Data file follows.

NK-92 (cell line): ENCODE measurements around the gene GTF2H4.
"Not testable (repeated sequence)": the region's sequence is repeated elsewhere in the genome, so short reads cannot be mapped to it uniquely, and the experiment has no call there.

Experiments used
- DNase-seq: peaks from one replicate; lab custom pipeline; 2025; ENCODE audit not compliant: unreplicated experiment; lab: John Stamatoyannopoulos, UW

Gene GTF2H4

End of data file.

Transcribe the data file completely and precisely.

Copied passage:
NK-92 (cell line): ENCODE measurements around the gene GTF2H4.
"Not testable (repeated sequence)": the region's sequence is repeated elsewhere in the genome, so short reads cannot be mapped to it uniquely, and the experiment has no call there.

Experiments used
- DNase-seq: peaks from one replicate; lab custom pipeline; 2025; ENCODE audit not compliant: unreplicated experiment; lab: John Stamatoyannopoulos, UW

Gene GTF2H4